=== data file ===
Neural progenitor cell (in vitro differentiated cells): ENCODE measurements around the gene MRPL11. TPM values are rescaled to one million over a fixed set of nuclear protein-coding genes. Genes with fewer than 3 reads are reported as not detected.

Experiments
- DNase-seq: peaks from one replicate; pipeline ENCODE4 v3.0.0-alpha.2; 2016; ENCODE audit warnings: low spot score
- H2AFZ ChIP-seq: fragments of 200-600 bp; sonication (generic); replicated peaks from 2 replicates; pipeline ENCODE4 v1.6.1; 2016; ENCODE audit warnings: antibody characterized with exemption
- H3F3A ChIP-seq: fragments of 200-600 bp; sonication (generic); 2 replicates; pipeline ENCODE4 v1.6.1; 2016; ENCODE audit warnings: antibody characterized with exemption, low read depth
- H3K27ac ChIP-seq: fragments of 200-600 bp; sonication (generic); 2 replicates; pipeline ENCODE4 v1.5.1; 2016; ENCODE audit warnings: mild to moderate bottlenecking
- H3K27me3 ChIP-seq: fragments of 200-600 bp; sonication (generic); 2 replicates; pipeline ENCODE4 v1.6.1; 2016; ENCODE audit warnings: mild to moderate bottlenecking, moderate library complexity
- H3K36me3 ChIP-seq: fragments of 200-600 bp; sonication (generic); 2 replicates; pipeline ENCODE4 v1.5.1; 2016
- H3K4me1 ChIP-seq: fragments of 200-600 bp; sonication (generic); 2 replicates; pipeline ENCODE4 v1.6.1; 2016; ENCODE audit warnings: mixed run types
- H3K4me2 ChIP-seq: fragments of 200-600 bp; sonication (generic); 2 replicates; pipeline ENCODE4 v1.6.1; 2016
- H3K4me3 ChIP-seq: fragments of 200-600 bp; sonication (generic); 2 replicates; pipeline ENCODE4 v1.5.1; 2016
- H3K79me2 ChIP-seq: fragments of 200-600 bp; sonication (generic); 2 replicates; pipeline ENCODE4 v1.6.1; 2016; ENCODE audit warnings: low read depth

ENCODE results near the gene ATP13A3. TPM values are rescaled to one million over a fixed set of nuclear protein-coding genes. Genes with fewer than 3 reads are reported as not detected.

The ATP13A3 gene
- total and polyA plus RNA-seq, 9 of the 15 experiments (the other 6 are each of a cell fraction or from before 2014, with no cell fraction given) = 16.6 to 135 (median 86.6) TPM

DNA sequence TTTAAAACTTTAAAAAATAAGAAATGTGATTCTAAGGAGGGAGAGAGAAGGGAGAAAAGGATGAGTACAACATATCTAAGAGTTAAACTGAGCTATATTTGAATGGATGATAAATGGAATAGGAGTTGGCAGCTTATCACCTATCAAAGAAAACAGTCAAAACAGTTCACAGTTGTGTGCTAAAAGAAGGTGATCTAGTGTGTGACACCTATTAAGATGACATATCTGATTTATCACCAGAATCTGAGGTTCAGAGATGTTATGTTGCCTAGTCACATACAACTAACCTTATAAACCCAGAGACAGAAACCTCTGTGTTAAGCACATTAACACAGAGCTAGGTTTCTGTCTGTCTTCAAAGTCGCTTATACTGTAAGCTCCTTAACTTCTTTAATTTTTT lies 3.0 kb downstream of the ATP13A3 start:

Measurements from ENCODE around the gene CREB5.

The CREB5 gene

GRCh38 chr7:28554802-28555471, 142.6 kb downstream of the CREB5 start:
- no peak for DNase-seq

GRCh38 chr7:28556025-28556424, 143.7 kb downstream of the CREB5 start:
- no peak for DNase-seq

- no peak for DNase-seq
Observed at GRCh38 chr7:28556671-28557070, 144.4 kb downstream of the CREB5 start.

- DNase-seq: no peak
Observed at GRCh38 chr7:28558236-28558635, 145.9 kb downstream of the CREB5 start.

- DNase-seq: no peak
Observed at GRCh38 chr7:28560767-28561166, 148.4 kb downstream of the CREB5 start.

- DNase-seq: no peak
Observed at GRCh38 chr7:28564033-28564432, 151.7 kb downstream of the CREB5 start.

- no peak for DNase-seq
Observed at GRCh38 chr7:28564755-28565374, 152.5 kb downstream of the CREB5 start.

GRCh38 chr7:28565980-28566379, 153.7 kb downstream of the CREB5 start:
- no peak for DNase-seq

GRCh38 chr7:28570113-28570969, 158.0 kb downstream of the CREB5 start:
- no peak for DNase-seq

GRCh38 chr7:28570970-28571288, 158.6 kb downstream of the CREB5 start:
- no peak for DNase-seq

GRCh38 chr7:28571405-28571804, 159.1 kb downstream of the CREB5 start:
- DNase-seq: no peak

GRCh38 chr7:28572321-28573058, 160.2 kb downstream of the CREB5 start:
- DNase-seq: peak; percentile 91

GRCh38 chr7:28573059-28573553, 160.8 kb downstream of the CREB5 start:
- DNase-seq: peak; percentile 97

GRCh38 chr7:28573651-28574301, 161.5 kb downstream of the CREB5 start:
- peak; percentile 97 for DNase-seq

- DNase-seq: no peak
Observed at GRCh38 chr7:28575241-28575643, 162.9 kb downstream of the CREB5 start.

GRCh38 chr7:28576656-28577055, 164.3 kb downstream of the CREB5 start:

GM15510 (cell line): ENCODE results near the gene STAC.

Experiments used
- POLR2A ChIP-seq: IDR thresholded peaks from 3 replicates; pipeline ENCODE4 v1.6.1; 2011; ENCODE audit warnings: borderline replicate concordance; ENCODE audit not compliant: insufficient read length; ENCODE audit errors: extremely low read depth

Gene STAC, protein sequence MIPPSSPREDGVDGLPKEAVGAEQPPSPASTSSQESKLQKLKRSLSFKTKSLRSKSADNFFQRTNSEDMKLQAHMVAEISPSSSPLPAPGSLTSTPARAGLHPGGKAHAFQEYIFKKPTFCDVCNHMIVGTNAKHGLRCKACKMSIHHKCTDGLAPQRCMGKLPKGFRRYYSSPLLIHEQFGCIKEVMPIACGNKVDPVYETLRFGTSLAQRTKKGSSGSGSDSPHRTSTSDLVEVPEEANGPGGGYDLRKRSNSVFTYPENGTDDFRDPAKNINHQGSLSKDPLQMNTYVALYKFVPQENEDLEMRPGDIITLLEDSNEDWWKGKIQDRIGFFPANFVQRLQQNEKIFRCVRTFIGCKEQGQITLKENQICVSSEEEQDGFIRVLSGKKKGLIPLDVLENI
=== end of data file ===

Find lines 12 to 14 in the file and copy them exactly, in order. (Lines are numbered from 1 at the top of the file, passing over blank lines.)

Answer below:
- H3K79me2 ChIP-seq: fragments of 200-600 bp; sonication (generic); 2 replicates; pipeline ENCODE4 v1.6.1; 2016; ENCODE audit warnings: low read depth

ENCODE results near the gene ATP13A3. TPM values are rescaled to one million over a fixed set of nuclear protein-coding genes. Genes with fewer than 3 reads are reported as not detected.

The ATP13A3 gene